Domestic Violence in Maryland
Domestic Violence is a serious and prevalent issue that is all too common. It occurs when an individual makes threats of abuse or abuses another when they are in an intimate relationship. An intimate relationship is defined as married couples, domestic partners, people who are dating or used to date, have lived together or have a child together. This type of violence is more than just a family issue – it is a crime. One of every two families in the United States is involved in some form of domestic violence. A cycle of abuse is often created as victims or witnesses of domestic violence in childhood are more likely to repeat such acts when they are adults.
The laws governing domestic violence generally include abuse such as physically hurting or trying to hurt someone, sexual assault, making someone reasonably afraid that they, or someone else, are about to be seriously hurt (like with a threat) or behavior such as stalking, threatening, destroying someone’s property or harassing them. As one might think, physical abuse is not limited to hitting someone. It includes kicking, pushing, pulling, restraining, shoving, throwing things or threatening family pets.
Nor is domestic abuse limited to only physical acts of violence. Abuse can be spoken, emotional or psychological. Abuse takes many forms and abusers often use a combination of tactics to control and intimidate the targeted individual.
If you are a victim of domestic abuse, you can seek assistance through the courts and the police. The police can detain the abuser if appropriate. You can also seek a domestic violence protective order from the court. Generally, domestic violence protective orders are court orders that help protect individuals (and children) from abuse or the threat of abuse if you have a close relationship with the abuser. If you are a parent, or if your child is also being abused, you can request a protective order that includes your child as a protected individuals.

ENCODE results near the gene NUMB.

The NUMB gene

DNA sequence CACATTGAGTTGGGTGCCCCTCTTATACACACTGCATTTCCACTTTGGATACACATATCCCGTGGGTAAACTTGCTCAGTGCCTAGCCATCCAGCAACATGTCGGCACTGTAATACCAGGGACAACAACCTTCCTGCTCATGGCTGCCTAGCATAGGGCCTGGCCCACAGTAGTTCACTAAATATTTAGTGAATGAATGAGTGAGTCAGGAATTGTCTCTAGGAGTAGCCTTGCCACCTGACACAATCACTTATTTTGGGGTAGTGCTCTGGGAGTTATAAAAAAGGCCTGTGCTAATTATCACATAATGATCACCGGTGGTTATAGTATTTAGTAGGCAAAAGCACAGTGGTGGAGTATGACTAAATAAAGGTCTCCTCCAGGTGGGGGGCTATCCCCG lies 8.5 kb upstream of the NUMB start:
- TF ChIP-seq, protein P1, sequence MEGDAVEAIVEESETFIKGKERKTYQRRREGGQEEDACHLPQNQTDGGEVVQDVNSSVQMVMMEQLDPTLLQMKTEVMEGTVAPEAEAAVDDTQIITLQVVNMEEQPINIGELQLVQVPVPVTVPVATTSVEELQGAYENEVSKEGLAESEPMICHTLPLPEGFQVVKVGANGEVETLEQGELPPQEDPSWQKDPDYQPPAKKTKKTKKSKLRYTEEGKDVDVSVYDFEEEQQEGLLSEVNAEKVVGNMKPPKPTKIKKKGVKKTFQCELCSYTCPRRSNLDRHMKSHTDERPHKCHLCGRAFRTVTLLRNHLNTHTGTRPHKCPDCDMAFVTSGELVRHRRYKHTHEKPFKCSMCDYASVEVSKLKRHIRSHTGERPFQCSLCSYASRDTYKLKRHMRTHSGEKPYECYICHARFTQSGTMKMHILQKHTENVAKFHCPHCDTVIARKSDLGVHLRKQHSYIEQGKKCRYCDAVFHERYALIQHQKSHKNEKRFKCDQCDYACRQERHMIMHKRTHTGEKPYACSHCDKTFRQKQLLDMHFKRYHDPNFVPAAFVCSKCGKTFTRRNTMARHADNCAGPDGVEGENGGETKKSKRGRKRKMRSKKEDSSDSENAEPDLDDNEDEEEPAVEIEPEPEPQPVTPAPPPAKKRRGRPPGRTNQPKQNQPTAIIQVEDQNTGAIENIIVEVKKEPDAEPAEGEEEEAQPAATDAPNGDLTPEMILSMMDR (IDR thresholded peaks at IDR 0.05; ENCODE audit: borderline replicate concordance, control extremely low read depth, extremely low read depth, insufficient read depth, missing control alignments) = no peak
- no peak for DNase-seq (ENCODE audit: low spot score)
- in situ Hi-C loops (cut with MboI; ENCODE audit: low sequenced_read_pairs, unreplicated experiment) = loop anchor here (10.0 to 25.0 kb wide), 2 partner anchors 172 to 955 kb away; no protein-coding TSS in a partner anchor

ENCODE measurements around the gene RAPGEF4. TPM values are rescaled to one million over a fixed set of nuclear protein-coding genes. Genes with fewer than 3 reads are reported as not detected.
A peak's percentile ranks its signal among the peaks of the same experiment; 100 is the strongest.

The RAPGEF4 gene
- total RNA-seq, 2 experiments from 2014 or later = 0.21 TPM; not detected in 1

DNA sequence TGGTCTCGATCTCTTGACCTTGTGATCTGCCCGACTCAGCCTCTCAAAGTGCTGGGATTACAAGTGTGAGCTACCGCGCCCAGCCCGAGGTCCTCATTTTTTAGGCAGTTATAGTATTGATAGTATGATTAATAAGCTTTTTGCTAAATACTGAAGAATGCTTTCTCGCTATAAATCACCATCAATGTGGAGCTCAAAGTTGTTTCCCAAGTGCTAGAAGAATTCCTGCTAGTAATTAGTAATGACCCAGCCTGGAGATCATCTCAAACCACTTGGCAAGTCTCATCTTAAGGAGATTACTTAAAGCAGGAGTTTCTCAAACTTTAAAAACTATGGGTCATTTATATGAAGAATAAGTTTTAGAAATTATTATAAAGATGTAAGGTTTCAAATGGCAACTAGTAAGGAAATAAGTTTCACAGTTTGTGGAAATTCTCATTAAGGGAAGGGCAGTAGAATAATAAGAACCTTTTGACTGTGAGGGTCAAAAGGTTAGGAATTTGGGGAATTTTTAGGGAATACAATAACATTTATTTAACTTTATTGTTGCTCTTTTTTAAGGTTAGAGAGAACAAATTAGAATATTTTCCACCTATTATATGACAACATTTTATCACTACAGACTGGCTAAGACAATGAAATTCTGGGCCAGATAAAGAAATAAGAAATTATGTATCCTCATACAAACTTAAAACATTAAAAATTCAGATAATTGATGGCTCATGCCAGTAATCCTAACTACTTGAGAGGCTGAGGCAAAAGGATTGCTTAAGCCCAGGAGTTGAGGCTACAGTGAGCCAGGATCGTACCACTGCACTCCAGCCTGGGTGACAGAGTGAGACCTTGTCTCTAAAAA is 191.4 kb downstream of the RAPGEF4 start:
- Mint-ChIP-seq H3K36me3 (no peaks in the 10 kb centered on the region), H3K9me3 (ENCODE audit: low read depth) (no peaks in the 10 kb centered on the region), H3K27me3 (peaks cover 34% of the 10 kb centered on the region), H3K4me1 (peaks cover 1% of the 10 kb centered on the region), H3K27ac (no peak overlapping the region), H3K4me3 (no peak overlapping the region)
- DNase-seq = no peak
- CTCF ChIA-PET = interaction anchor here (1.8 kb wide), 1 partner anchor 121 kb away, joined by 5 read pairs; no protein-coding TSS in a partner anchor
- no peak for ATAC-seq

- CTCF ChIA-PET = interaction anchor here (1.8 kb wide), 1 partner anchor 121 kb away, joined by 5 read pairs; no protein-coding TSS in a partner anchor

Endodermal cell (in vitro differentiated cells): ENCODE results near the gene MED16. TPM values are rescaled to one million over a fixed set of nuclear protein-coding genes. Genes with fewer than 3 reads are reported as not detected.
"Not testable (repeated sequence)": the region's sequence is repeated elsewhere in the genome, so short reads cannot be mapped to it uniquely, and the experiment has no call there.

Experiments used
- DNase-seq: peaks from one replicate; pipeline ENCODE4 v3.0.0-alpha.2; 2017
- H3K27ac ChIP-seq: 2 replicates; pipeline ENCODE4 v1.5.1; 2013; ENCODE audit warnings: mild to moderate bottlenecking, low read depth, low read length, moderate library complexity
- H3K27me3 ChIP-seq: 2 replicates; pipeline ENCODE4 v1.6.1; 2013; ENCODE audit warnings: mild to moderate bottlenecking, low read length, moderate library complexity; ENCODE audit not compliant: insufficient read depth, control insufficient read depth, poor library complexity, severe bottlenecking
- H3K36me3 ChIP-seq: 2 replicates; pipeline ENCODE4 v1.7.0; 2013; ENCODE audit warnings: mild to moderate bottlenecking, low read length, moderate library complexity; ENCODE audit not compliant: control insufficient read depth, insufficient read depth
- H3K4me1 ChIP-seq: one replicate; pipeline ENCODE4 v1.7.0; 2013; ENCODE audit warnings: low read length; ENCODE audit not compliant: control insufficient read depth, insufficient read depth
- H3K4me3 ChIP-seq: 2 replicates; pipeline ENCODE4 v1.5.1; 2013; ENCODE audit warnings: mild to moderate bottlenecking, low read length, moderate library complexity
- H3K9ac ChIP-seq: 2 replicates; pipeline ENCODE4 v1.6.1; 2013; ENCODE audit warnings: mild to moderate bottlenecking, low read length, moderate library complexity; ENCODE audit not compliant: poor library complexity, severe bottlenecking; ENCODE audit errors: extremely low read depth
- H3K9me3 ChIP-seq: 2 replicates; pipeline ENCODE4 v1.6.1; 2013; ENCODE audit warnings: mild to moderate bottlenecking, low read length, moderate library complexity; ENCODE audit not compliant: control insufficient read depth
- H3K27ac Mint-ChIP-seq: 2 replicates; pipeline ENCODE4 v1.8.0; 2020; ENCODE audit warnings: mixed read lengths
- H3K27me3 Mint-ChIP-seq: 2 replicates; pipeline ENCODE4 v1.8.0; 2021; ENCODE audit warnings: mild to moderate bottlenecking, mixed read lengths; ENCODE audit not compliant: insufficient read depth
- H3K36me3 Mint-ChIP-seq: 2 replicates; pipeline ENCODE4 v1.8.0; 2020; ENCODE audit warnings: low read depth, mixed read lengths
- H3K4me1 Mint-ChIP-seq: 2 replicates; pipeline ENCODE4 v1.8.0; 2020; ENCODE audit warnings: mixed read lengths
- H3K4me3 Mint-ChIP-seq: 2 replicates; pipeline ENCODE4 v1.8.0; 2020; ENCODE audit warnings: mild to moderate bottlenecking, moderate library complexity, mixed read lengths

Conversely, if someone has filed a protective order against you (whether you actually committed the act or are being falsely accused), you must take immediate legal steps to protect yourself, your property and access to and custody of your children or the court may order that you have limited access to that person, child, or property for a period of a year or longer.
When someone requests a protective order, he or she will need to file court forms explaining what type of orders is being sought and why the order is sought. This requires no monetary fee. The judge (or Commissioner if it occurs during the night or weekend) will determine whether to grant an interim or temporary protective order on the spot. If the judge grants the request, the protective order is only temporary in nature until the court schedules a final hearing date and the accused is actually served with a copy of the temporary (or interim) protective order. This allows the alleged abuser an opportunity to respond to the allegations in the event that the claims are distorted or falsified. At the final court hearing on the protective order, both parties shall appear and the judge will determine whether it is appropriate to continue, modify or cancel the existing protective order.
While you are not required to retain a lawyer to ask for, or defend against, protective orders, it is a good idea to have an attorney on your side during this process. An attorney can help you tell your story effectively to the court and clearly assist you with the procedural process of requesting, or defending against, protective orders. During such a period where you are experiencing high amounts of stress and emotional turmoil, it is helpful to have a legal advocate on your side.
The court process can be confusing and intimidating. Both parties will have to face each other in court and both will have to tell the judge details of what happened in a public courtroom. Having a lawyer will help make the process easier to handle. I am experienced in guiding my clients through, and defending, this process and supporting a client every step of the way. Please remember, if we meet, our conversation is confidential. If you find yourself in a situation, such as the one I just described, please call me at (240) 617-0404.